July 27th, 2010

ebook coverage on All Things Considered

http://www.npr.org/templates/story/story.php?storyId=128801507

I took the time to listen to the piece. There are differences between the article as written and the piece as spoken, but they are quite minor; reading the article is a complete substitute in terms of content and rhetorical structure.

Here are the most obvious problems with the coverage. FWIW, there are large errors of commission on the part of the author of the piece; the errors are errors of omission.

(1) At no point in the article is there any indication that Random House "making an exception" for William Styron is probably posturing. Random House has gone to court on one or two occasions in the last ten-ish years regarding rights not explicitly covered in a book contract. Contracts for book rights differ, and different language can be interpreted differently by different courts (for that matter, the same language can be interpreted differently by different courts or the same court at different points in time). Random House has not won any of these cases. Random House "making an exception" is code for, "yeah, we think you've got the money to play this through to the end, so we're going to cut our losses and hope we can bluff other authors, authors (and their literary heirs) in general not being the brightest bulbs, legally".

(2) No explanation is given for the assertion that the royalty going forward (which writers want increased for digital rights) cannot be resolved by publishers until they figure out who owns digital rights for books where the contract does not explicitly state digital rights. I'm pretty sure what the connection is: if publishers know they've got a boat load of rights going backward, they are prepared to offer slightly more going forward. But if they don't know that, they don't want to offer more going forward. Why? Because the entire publishing model is based on the cash cows of the backlist (and authors who are regularly assigned in english classes can be very juicy). It's not clear why Ms. Neary doesn't make this connection clear; it is _very_ obvious why the publishers don't want this to be made clear. If people realized this is how publishing worked, they'd be thinking that maybe it wouldn't be such a bad thing if publishers just went away entirely. Remember, these are the same people who will hang onto rights and leave something out of print if they don't think it pays for them to reissue.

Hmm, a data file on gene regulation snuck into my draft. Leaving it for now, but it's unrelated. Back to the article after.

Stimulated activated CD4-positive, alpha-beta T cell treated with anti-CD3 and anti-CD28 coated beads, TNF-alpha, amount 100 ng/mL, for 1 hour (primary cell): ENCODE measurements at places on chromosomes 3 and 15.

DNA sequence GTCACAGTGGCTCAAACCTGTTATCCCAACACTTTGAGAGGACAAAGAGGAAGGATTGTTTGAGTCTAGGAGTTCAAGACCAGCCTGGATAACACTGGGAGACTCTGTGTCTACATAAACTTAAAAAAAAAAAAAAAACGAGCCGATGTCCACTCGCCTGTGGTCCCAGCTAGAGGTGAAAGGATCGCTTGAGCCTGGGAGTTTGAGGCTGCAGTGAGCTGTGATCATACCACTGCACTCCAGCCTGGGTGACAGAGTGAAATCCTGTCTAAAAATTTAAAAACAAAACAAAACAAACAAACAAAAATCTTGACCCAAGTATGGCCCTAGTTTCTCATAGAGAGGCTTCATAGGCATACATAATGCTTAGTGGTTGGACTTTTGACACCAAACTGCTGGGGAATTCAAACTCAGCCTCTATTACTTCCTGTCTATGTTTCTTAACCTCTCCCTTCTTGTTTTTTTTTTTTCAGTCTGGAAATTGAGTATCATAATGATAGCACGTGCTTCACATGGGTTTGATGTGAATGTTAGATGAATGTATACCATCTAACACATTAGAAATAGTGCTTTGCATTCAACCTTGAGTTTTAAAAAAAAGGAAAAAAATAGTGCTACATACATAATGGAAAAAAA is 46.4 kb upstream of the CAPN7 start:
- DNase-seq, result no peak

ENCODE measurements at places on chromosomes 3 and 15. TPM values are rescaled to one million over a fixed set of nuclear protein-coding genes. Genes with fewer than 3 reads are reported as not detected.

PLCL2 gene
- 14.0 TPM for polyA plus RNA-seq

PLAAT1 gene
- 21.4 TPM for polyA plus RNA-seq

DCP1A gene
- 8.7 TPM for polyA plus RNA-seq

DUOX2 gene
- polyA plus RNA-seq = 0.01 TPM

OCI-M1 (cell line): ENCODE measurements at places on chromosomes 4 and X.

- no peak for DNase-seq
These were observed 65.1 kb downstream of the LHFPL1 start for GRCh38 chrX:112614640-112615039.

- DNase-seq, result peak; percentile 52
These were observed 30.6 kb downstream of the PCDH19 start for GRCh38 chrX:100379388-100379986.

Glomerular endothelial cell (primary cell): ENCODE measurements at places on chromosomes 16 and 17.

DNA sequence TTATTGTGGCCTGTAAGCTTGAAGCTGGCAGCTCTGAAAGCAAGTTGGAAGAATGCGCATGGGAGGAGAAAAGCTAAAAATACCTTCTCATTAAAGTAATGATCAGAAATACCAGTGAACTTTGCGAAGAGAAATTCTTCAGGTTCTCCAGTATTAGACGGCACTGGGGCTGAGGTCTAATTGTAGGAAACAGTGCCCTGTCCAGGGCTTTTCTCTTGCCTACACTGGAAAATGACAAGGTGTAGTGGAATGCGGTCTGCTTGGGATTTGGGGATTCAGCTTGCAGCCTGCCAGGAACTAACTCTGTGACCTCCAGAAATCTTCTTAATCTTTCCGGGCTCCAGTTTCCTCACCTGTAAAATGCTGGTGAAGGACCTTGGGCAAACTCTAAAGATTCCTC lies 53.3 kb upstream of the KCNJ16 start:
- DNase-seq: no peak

(3) Turow is allowed to get away with characterizing Wylie (the agency, not the publisher Wiley) as a publisher. This is not justified. "an exclusive deal Wylie recently signed with Amazon to sell digital versions of some bestsellers..."When an agent becomes a publisher, that is sort of contradictory," says bestselling author and Authors Guild President Scott Turow. Turow says the guild is concerned that Wylie may have a conflict of interest in taking on the role of both publisher and agent."

Wylie is _not_ the publisher. Amazon is the publisher AND the seller. Wylie is just the agent. It is utterly unclear why the author failed to point this out. There was a day (okay, decades if not centuries) when publishers and sellers were _always_ the same for newly printed books. The separation of publishers and sellers is not as modern an innovation as the creation of wholesaler/distributors, but it is still pretty new. Random House may be picking on the 99 pound weakling (the author); Turow is picking on the 116 pound weakling (the agent). Not a difference that makes a difference.

There are indications that Turow is not an idiot:

""The concern," Turow says, "is that they will step up, take the cream and make it impossible for other publishers to survive, because they are going to take the titles where the most money will be made.""

We had lots of other indications that Turow is not an idiot: _One L_ has never stopped selling.